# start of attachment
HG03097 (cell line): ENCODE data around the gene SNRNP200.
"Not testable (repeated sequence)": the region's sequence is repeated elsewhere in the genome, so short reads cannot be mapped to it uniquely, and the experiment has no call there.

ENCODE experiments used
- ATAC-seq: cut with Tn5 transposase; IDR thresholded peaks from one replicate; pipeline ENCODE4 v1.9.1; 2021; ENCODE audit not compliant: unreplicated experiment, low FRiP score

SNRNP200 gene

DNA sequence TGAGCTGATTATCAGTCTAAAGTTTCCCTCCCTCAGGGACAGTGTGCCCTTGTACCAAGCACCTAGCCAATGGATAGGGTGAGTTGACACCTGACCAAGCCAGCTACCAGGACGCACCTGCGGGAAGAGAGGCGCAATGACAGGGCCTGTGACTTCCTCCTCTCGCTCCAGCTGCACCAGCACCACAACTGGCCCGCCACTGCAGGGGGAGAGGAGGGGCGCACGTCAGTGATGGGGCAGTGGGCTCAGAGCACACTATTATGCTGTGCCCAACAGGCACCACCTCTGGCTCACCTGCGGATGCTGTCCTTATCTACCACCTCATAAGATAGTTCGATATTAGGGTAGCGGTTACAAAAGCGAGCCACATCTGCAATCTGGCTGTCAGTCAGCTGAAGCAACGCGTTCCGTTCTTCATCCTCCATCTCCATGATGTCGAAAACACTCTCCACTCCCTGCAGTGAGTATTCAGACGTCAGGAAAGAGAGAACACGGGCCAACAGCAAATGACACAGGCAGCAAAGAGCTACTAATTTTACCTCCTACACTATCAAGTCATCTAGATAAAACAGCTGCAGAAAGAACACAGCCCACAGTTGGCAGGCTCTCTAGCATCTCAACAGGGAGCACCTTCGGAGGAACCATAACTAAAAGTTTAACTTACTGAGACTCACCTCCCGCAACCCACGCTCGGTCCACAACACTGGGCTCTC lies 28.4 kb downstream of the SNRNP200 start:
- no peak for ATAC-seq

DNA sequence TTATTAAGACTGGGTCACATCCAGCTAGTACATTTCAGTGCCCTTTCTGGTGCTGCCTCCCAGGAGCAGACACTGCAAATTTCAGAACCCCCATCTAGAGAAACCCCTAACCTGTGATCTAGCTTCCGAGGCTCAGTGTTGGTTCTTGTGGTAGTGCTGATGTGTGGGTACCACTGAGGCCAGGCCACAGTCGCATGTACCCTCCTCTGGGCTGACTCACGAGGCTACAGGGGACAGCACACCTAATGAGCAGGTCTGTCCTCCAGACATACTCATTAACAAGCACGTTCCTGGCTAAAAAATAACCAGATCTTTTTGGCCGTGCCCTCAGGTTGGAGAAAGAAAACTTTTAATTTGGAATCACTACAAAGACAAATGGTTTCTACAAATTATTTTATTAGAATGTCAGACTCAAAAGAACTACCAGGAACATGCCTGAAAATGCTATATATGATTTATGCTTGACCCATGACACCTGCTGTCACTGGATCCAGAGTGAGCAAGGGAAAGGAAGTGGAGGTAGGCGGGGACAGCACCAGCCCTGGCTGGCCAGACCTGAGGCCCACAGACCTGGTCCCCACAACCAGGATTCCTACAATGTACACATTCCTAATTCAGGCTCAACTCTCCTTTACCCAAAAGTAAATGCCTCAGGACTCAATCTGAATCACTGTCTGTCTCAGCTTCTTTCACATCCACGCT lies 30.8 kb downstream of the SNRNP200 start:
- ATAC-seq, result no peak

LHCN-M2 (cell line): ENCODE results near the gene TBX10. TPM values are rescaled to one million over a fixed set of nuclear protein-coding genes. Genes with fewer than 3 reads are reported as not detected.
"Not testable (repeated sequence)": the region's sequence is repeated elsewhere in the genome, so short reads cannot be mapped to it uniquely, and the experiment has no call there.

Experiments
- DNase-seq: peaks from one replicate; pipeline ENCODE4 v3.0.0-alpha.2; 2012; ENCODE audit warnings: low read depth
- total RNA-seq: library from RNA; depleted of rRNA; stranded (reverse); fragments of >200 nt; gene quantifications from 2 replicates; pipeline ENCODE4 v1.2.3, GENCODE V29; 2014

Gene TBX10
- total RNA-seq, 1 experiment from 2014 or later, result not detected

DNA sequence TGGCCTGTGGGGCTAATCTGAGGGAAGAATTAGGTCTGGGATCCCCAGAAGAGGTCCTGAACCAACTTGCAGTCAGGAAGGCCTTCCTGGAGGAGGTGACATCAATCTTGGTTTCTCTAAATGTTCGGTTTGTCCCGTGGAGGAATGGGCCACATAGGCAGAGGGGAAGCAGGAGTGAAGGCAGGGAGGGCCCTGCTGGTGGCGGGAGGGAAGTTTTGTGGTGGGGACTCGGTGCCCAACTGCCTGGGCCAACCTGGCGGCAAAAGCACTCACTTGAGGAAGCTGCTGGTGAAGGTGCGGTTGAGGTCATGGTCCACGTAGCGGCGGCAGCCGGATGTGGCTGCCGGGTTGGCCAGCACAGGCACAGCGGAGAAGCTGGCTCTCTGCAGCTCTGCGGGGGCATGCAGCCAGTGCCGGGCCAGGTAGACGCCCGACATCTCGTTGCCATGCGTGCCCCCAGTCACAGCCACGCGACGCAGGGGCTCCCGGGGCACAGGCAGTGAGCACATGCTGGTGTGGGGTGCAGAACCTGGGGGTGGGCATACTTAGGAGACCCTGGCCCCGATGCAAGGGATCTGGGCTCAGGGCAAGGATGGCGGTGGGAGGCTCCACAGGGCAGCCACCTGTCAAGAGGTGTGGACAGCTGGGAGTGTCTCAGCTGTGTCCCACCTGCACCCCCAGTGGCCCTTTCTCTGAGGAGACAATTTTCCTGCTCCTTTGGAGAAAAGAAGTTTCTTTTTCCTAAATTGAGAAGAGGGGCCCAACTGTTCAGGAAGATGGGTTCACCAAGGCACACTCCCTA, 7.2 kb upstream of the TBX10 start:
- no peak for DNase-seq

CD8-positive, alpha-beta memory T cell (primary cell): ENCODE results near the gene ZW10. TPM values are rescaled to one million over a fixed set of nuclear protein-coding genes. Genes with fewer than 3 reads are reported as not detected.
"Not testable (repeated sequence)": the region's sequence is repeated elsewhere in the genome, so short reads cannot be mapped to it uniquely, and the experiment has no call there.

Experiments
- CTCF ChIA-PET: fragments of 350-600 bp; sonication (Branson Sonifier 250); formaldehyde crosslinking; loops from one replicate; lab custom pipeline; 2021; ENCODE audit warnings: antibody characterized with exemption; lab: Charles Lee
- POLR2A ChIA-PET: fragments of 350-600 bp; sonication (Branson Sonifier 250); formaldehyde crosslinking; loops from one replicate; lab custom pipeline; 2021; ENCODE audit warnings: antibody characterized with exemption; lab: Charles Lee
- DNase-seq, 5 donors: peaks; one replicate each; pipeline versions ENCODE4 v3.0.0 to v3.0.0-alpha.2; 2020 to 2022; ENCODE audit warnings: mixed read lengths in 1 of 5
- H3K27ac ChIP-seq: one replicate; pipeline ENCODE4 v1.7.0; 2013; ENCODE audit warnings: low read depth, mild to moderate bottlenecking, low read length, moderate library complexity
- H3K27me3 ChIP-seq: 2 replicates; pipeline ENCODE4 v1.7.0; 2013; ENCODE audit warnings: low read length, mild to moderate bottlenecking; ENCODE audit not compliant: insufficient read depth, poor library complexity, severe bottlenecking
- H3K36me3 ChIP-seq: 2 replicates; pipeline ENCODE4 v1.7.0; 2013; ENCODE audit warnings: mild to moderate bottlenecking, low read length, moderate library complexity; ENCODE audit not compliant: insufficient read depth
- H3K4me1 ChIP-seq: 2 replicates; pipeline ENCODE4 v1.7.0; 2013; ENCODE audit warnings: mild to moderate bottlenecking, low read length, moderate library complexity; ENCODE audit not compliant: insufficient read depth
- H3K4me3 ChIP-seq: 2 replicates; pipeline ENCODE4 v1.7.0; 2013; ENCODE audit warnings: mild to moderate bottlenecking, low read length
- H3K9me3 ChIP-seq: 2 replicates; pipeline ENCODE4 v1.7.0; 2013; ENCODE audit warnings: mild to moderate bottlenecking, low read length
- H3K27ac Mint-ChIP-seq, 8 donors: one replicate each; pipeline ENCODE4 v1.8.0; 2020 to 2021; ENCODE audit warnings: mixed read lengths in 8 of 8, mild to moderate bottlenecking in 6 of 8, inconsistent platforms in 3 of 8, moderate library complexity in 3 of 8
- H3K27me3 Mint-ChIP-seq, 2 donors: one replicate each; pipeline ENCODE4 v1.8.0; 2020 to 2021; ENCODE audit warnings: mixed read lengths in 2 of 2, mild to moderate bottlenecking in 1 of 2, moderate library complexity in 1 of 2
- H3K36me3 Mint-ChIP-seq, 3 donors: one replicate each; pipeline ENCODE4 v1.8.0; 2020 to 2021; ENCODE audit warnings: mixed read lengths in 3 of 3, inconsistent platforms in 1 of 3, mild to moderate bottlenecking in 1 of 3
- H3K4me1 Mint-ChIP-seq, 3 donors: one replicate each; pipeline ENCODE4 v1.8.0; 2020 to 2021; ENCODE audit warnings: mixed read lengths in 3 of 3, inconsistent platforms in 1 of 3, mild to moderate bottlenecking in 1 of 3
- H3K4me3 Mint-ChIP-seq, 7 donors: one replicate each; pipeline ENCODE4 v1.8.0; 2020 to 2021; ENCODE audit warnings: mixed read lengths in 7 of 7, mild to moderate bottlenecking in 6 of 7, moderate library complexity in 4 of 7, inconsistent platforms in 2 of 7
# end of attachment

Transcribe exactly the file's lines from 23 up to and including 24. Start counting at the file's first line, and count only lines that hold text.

- POLR2A ChIA-PET: fragments of 350-600 bp; sonication (Branson Sonifier 250); formaldehyde crosslinking; loops from one replicate; lab custom pipeline; 2021; ENCODE audit warnings: antibody characterized with exemption; lab: Charles Lee
- DNase-seq, 5 donors: peaks; one replicate each; pipeline versions ENCODE4 v3.0.0 to v3.0.0-alpha.2; 2020 to 2022; ENCODE audit warnings: mixed read lengths in 1 of 5